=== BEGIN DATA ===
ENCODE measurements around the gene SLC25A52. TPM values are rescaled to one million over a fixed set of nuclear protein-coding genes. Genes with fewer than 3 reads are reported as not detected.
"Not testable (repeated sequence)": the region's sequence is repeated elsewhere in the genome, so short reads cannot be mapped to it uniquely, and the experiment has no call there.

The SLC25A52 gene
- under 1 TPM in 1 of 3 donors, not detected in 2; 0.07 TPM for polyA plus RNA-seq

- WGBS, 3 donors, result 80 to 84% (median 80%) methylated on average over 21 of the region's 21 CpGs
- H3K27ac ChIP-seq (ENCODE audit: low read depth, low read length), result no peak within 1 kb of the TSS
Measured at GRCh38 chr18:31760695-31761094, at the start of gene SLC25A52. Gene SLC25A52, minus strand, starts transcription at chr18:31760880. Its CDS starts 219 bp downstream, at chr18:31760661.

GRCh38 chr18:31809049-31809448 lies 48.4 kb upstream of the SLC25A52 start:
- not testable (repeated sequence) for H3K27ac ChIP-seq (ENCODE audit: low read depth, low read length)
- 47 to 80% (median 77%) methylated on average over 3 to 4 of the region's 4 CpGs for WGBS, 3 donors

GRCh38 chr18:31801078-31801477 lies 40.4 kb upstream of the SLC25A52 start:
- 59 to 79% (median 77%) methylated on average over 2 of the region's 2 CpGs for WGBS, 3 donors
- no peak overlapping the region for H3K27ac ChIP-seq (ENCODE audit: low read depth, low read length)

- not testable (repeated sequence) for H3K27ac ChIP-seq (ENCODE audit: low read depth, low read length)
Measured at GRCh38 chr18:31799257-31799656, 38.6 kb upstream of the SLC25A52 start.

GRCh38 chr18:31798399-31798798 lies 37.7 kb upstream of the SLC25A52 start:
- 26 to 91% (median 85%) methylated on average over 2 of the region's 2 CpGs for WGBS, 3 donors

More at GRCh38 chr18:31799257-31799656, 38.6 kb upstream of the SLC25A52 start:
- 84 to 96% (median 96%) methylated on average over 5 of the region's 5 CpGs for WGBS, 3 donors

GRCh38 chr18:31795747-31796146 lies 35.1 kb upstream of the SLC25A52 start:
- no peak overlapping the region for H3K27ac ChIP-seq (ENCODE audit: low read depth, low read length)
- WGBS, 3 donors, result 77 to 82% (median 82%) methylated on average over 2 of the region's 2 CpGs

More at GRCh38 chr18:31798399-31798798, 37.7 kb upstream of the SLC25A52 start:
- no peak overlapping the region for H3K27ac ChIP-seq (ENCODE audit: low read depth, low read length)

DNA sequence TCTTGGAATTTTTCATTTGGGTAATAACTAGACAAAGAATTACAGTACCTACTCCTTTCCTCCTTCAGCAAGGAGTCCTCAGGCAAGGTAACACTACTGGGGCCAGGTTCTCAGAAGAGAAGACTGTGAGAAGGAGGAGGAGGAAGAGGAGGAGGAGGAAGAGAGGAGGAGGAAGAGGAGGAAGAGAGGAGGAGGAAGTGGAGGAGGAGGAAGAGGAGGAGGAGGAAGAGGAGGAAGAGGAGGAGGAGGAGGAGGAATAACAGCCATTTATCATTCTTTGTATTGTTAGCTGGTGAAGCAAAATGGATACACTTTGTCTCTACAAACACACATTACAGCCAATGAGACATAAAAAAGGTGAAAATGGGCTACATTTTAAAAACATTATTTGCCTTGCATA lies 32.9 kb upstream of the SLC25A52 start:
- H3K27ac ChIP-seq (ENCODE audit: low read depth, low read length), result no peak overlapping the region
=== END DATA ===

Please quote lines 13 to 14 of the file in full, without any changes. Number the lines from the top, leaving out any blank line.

- no peak overlapping the region for H3K27ac ChIP-seq (ENCODE audit: low read depth, low read length)

- not testable (repeated sequence) for H3K27ac ChIP-seq (ENCODE audit: low read depth, low read length)